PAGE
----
In a Sentence: Choosing between two job offers, she felt caught between a rock and a hard place.

“To Bear the Brunt of Something”

Meaning: Taking the most severe impact of something.

In a Sentence: As the team leader, she had to bear the brunt of the criticism for the project’s failure.

“To Be in a Tight Spot”

Meaning: Being in a difficult or uncomfortable situation.

In a Sentence: Realizing I forgot my wallet at home while at the gas station, I was in a tight spot.

“To Be at a Dead End”

Meaning: Being in a situation with no solution or progress.

In a Sentence: After trying various solutions, we found ourselves at a dead end with the technical issue.

“To Be Caught With One’s Pants Down”

Meaning: Being caught off guard or unprepared.

In a Sentence: The surprise quiz left many students feeling caught with their pants down.

“To Be in the Line of Fire”

Meaning: Being in a situation where one is likely to be criticized or attacked.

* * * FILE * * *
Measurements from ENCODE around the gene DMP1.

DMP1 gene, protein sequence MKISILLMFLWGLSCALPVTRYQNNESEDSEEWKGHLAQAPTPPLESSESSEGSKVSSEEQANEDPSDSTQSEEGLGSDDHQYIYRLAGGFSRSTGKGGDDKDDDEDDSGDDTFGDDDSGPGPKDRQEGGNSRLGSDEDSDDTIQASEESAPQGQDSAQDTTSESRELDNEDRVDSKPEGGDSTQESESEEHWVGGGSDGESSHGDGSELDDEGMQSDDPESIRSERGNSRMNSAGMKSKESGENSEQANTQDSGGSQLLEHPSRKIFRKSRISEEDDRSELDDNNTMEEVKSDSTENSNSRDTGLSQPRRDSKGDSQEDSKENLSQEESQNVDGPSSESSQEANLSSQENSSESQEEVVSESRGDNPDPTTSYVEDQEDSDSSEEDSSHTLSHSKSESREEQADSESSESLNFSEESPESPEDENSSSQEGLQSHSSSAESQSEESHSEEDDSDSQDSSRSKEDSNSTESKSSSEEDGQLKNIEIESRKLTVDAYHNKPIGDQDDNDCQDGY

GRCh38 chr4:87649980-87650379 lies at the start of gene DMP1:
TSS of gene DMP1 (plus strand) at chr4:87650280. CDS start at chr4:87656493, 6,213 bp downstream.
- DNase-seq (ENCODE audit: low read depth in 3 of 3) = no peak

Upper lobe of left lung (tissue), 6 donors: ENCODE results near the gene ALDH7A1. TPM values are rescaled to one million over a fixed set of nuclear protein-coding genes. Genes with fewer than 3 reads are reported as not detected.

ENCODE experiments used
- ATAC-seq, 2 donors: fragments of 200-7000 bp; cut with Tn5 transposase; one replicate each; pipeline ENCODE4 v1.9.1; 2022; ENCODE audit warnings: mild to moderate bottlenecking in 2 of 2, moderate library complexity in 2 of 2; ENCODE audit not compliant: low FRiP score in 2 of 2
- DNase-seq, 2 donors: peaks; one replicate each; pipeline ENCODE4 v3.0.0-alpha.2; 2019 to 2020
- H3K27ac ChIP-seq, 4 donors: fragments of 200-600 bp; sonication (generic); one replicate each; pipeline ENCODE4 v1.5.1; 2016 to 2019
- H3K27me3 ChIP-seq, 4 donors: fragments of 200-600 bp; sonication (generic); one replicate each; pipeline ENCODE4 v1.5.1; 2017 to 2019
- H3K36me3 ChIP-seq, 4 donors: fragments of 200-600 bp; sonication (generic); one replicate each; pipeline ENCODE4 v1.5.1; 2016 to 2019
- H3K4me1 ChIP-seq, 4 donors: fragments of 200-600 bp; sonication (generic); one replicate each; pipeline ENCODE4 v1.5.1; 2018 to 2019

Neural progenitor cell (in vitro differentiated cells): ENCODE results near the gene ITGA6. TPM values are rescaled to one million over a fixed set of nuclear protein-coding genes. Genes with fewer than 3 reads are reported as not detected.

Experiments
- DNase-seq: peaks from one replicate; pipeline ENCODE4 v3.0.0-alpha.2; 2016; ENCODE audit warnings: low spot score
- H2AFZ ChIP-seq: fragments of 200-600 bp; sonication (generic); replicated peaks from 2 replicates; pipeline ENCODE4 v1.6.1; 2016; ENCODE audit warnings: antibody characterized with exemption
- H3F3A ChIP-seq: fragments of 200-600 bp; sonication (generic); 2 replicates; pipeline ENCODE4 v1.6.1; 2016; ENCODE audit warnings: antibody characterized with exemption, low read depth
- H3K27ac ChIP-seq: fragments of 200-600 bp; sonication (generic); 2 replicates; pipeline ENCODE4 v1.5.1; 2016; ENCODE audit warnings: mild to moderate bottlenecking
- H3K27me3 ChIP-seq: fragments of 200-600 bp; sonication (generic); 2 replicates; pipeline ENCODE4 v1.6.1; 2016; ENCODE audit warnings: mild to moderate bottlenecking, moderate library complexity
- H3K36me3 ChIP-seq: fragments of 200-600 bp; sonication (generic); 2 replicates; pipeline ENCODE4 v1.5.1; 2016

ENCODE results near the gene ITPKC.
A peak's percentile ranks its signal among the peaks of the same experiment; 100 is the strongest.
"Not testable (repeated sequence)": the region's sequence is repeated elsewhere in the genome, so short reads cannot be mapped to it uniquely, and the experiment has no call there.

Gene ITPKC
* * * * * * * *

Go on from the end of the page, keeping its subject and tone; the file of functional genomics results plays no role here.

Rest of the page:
In a Sentence: Speaking up against the controversial policy put him directly in the line of fire.

“To Break a Sweat”

Meaning: Exerting oneself physically, sometimes to the point of discomfort.

In a Sentence: I may not be a fitness guru, but even a casual jog makes me break a sweat.

“To Come at a High Price”

Meaning: Requiring a lot of effort, sacrifice, or sufferance.

In a Sentence: Success often comes at a high price – late nights, hard work, and sacrifices.

“To Be in a Rut”

Meaning: Being in a repetitive or tedious situation or state of mind.

In a Sentence: Feeling stuck in a creative rut, she sought inspiration from new experiences.

“To Have a Heavy Heart”

Meaning: Feeling sad, anxious, or overwhelmed.

In a Sentence: The news of the accident left everyone with a heavy heart.

Summary

IdiomMeaningExample Sentence
To Feel the BurnExperience muscle pain during a workoutAfter an intense session at the gym, I could feel the burn.